Chicago Mayor Rahm Emanuel discusses city politics, 2012 election
November 29, 2012 •
Although Chicago Mayor Rahm Emanuel (Communication ‘85) came to Northwestern to speak at a One Book One Northwestern event Wednesday afternoon, he focused more on Chicago politics and the 2012 election than this year’s book, “Never a City So Real.”
“Let me be blunt and frank, I have not read this book,” Emanuel joked to the audience. “That’s your responsibility, not mine.”
Emanuel discussed the features of Chicago that contribute to its international status during his remarks and then answered questions from event moderator and SESP Prof. Daniel Lewis. The Northwestern community packed the Ryan Auditorium in the Technological Institute and attendees who did not arrive early enough for a seat were able to form “spillover” seating in a nearby lecture hall.
The Office of the President sponsors the community-reading program that hosted Wednesday’s event. University President Morton Schapiro, who was in attendance, told The Daily on Tuesday he was “excited” for Emanuel’s visit to campus, explaining the Chicago mayor met the requirements several campus organizations he met with were looking for in a speaker.
“Who’s a celeb, who knows something about Chicago, who knows something about politics — Rahm Emanuel,” Schapiro said about deciding what speaker to bring to NU.
Emanuel began by explaining that the narrative of Chicago is one of immigrants and the American dream. He then touched on his service as President Barack Obama’s Chief of Staff and explained how Obama’s experience as a city organizer in Chicago influenced some of his policy decisions in office, particularly in reviving the automobile industry.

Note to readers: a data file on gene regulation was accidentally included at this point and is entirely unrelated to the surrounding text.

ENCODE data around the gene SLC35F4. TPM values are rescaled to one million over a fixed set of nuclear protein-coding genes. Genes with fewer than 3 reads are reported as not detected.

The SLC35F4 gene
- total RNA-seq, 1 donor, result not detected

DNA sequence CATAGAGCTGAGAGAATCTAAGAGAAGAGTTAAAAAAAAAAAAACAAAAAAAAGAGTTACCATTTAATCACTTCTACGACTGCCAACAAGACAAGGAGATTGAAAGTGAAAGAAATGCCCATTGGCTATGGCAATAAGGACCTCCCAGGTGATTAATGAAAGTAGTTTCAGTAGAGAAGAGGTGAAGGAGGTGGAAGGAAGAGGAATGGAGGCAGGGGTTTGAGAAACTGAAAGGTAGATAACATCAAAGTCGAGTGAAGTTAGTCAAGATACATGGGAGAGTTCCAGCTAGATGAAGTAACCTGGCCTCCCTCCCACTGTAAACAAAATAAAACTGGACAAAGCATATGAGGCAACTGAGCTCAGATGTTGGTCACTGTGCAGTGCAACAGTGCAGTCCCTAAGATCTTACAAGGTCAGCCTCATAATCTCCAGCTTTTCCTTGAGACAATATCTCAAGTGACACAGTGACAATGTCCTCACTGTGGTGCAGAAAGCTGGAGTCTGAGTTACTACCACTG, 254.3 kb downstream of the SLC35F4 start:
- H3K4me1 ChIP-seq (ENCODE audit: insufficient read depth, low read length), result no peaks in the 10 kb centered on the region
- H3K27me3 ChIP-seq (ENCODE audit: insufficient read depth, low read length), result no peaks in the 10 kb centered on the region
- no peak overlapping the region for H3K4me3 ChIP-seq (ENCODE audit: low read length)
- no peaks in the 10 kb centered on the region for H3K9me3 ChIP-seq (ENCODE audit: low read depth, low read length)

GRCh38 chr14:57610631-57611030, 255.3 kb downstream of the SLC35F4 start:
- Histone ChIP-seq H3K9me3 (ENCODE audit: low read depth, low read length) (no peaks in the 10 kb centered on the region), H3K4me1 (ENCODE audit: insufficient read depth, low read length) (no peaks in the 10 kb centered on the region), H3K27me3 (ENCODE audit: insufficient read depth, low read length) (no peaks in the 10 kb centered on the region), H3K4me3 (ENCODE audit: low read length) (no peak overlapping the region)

“I think the president’s experience on the south side of Chicago really mattered,” Emanuel said. “In the Oval Office, at the end of the day, all you have are your values, your judgment and your ability to see the end of the road clearly when everyone else sees fog.”
Emanuel also said policies mattered more than demographics in determining the president’s reelection.
“Don’t let anyone try to steal what happened here,” he said. “Ideas count in politics.”
He explained he has committed to the president’s own campaign goal of rebuilding America in his own role as mayor of Chicago, focusing on improving the quality of the workforce in the city through education and improving the city’s infrastructure. He explained his support for full school days and years for Chicago Public Schools students.
He then fielded questions from Lewis and spoke at length when asked about the state of racial tensions in the demographically changing city. Emanuel said although racial tensions persist in Chicago, class distinctions now cause persistent divisions.
“It’s more about class and income than it is ethnicity and race,” Emanuel said. “I have to make sure that this city doesn’t pull apart with class lines.”
He then expanded on his remarks about demographics when Lewis asked him for further insight into the 2012 election. He explained, for example, that Obama earned the Hispanic vote because of how his ideas about immigration stacked up against former Massachusetts Gov. Mitt Romney’s proposals.
“To win on Election Day you have to have more ideas that are more competitive,” Emanuel said.
Emanuel concluded by noting the interdependence of Chicago and Northwestern as they look to the future.
“You are part of our future,” he said to the students.
Following the event, the students in attendance had mixed opinions about the mayor’s speech.
“I thought he was humorous overall,” said Weinberg freshman Lauren Feld. “I thought he skirted some of the questions about race.”
Communication junior Dylan Pickus said he wished the event was more of a discussion.
“It felt like a campaign event,” he remarked.
Prior to the event, about six students from the International Socialist Organization picketed outside Tech and distributed flyers about their opposition to the mayor’s policies. Weinberg senior Noah Charles, a member of the organization, said he opposed many of the mayor’s decisions, particularly the budget that Charles said closed half of the city’s free mental health clinics.
“People are uninformed when they get their information from one source,” said Charles, explaining why he wanted to distribute information out to the event attendees.